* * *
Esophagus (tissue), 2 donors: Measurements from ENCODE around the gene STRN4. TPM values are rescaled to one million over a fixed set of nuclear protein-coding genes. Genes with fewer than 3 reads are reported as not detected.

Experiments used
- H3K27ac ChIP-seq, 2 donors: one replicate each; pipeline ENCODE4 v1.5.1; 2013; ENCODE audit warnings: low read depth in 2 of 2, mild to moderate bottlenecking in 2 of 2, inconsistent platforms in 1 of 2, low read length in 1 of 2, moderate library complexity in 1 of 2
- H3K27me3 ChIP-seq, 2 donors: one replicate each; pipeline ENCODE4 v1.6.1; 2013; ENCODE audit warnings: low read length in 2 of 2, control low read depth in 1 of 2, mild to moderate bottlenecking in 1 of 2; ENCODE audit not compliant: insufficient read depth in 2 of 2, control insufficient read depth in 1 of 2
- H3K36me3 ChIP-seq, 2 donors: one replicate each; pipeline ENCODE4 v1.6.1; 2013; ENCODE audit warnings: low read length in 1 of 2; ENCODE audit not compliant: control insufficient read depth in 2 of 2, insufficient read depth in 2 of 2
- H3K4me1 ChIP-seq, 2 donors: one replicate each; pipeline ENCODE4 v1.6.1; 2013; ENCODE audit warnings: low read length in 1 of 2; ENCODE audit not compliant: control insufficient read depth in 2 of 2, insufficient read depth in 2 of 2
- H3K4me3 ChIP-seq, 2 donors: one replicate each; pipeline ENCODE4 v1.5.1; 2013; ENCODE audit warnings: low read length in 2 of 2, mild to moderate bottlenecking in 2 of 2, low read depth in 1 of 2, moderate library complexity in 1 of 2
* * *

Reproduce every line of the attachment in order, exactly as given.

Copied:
Esophagus (tissue), 2 donors: Measurements from ENCODE around the gene STRN4. TPM values are rescaled to one million over a fixed set of nuclear protein-coding genes. Genes with fewer than 3 reads are reported as not detected.

Experiments used
- H3K27ac ChIP-seq, 2 donors: one replicate each; pipeline ENCODE4 v1.5.1; 2013; ENCODE audit warnings: low read depth in 2 of 2, mild to moderate bottlenecking in 2 of 2, inconsistent platforms in 1 of 2, low read length in 1 of 2, moderate library complexity in 1 of 2
- H3K27me3 ChIP-seq, 2 donors: one replicate each; pipeline ENCODE4 v1.6.1; 2013; ENCODE audit warnings: low read length in 2 of 2, control low read depth in 1 of 2, mild to moderate bottlenecking in 1 of 2; ENCODE audit not compliant: insufficient read depth in 2 of 2, control insufficient read depth in 1 of 2
- H3K36me3 ChIP-seq, 2 donors: one replicate each; pipeline ENCODE4 v1.6.1; 2013; ENCODE audit warnings: low read length in 1 of 2; ENCODE audit not compliant: control insufficient read depth in 2 of 2, insufficient read depth in 2 of 2
- H3K4me1 ChIP-seq, 2 donors: one replicate each; pipeline ENCODE4 v1.6.1; 2013; ENCODE audit warnings: low read length in 1 of 2; ENCODE audit not compliant: control insufficient read depth in 2 of 2, insufficient read depth in 2 of 2
- H3K4me3 ChIP-seq, 2 donors: one replicate each; pipeline ENCODE4 v1.5.1; 2013; ENCODE audit warnings: low read length in 2 of 2, mild to moderate bottlenecking in 2 of 2, low read depth in 1 of 2, moderate library complexity in 1 of 2